Sunday, February 26, 2012

Mountain Of Rubbish

The great advantage in travelling the way I do, with no fixed timetable, deadlines or impositions, is that I can change my itinerary on a whim and respond to new opportunities in a second as they present themselves. And so it happened whilst I was up here in the Cordillera region. During my stay in Sagada I was lucky enough to meet Russell, a Canadian artist who has been living in the area for the past two years. His speciality is transforming ordinary, everyday rubbish into art and usable objects; what is nowadays known as "upcycling". He works with local communities and people, mostly women, in small villages where he has been successful in designing small bags and purses made from discarded wrappers that the women weave in their spare time with a view to selling both abroad and locally to both increase the peoples' income and reduce waste. Thanks to him I drastically changed my plans in a way that allowed me to see and interact with local communities that would not have been possible as a simple tourist passing through.

Close up of the bags made by local women around Sagada using used wrappers. The one on the left is from Sprite labels and the right one from coffee sachets.

Russell is involved with various communities in the area on different projects and asked me whether I could help out by taking a box of donated books to an elementary school further north in the province. Since I was heading that way anyway I gladly accepted the little diversion, both out of altruistic grounds in that I could do something positive and helpful without going out of my way, but also as it would give me the opportunity to see an ordinary barangay (the local term for a village or small community) in the mountains that is off the tourist path. The place was a typical mountain barangay with a few jeepneys plying the steep, bumpy dirt road down to the district centre every day (from the village in the morning and back in the afternoon); the surrounding slopes are diligently cultivated with rice, yam and other vegetables; houses are pretty simple concrete affairs with roofs of galvanised iron; chickens cluck and scuttle between houses and small dogs growl and yelp as they laze in the shade.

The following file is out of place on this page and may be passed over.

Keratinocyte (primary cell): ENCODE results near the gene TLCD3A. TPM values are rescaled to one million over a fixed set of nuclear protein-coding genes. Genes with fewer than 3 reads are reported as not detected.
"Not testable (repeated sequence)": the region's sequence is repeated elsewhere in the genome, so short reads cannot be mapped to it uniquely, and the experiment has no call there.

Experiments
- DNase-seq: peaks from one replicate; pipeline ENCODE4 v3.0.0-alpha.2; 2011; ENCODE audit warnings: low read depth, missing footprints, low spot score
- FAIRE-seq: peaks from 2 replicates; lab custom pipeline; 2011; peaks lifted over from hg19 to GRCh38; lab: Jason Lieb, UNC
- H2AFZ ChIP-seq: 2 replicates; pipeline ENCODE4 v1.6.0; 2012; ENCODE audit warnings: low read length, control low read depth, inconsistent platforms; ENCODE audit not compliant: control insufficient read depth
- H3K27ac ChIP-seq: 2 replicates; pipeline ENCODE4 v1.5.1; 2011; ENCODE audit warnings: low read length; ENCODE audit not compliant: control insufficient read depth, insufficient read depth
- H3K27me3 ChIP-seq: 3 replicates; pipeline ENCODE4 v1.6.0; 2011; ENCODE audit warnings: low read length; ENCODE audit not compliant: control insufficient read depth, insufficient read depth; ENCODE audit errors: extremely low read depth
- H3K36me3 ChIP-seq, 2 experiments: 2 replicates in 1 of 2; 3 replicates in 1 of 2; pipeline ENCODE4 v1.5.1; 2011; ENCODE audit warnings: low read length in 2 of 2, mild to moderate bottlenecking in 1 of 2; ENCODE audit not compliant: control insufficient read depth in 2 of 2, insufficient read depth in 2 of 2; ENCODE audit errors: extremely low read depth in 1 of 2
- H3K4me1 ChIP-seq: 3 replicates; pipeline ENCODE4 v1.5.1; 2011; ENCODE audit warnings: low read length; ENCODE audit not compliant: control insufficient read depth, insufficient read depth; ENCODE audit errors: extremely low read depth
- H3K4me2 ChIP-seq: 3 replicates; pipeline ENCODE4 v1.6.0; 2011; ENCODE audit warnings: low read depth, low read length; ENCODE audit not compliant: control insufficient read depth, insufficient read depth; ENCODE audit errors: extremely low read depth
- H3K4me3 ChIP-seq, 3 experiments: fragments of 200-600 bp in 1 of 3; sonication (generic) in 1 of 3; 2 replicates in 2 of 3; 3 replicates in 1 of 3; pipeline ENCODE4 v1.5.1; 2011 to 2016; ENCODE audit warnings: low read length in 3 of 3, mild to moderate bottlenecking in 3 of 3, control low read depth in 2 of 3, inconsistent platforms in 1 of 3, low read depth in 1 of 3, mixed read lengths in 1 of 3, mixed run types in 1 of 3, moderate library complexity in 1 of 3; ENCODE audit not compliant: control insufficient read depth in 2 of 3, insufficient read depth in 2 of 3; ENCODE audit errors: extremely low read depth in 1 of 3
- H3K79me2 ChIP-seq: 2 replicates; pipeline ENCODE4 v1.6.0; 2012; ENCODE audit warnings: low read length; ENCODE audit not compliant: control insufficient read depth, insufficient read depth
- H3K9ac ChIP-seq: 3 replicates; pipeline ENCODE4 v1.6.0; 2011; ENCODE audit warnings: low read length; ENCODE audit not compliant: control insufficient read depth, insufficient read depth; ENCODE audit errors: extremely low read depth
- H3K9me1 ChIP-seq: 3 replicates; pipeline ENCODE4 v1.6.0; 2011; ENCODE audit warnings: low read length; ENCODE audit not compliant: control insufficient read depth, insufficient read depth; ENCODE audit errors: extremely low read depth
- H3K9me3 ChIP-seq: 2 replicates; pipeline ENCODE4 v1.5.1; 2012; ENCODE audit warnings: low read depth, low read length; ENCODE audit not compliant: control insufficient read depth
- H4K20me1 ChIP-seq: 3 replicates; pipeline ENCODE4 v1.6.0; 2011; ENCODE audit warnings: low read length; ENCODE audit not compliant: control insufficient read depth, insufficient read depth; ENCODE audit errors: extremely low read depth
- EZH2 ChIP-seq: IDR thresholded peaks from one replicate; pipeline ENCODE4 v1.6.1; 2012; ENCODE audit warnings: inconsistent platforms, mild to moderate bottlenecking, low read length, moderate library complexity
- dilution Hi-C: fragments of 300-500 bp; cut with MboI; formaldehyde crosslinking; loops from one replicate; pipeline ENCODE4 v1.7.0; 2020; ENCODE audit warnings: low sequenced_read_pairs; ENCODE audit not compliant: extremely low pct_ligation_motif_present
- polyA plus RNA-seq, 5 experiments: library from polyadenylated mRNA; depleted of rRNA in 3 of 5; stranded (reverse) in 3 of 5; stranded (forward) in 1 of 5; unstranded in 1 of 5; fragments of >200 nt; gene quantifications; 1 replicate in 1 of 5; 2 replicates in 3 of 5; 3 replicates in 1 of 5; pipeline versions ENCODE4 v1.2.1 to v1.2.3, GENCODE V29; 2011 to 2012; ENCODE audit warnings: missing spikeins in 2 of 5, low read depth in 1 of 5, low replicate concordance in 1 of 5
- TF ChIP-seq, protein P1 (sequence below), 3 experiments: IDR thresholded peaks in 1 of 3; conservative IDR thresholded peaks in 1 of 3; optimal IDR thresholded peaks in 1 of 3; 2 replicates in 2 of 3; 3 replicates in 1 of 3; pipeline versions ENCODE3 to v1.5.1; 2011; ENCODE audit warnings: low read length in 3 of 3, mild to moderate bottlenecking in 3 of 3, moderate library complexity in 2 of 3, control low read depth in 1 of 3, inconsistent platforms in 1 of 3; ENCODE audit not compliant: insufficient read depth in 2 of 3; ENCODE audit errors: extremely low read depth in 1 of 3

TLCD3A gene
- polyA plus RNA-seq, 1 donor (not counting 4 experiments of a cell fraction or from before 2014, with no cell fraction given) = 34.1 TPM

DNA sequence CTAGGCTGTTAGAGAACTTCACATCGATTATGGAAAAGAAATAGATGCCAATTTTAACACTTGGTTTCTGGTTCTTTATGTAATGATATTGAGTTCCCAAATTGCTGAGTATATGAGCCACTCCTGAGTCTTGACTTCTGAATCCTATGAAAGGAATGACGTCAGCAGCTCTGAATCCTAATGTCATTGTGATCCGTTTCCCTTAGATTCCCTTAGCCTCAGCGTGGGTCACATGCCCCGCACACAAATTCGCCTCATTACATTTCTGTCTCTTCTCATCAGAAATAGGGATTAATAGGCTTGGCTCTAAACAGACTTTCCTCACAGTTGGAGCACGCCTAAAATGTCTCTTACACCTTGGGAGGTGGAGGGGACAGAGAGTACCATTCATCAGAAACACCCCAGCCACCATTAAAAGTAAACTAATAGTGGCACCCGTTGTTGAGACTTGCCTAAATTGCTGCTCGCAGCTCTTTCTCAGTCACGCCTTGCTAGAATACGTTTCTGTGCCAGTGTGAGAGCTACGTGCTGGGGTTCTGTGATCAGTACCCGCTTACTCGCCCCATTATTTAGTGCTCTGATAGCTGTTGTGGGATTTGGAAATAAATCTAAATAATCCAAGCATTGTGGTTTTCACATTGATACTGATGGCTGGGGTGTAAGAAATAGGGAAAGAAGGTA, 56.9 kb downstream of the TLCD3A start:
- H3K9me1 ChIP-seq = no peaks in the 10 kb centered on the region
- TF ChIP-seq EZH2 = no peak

View of some typical houses in the barangay of Guina'Ang. Note the characteristic galvanised iron roofs and walls.

The headmistress and teachers were certainly very grateful for the extra materials and invited me to do a little presentation in front of the older classes. Although it had been a while since I had been in front of a class I gladly accepted; again, the possibility of being able to interact with so many kids and to compare their world with mine was incentive enough. I decided to take the easy route and talked a little about myself and where I come from (although in theory this could be quite complicated, I restricted myself to Scotland - although I'm not sure I completely convinced them when I said that Scots are generally tall and fair, when I myself am short and dark). The classes were all generally well-behaved and the students painfully shy whenever I tried asking questions from them. Though when I did get some information out of them it was often quite revealing. I was particularly amazed to discover that even here, in a small, remote mountain village most of the pupils had family members who were working abroad, even mothers. Of course I knew Filipinos were famous for being domestic workers and nurses overseas (currently there are an estimated 10 million or more) but I had imagined them as mainly being from the urban lowlands. Instead the Cordillera folk are particularly prized as they are generally hard-working and diligent.I've also been surprised by the respect that reigns in the tight-knit communities of the Cordillera. It starts with terms of address like sir and ma'am (although such terms of address are common throughout the Philippines), especially of their elders, but goes much further than that. Any older member of the community can ask a youth to run an errand for them, from buying groceries at the local store, a little help with domestic chores or even doing the cooking. Of course the privilege is not abused and the youngsters all accomplish the tasks they are set diligently and without a word. I can't see that happening back in the West!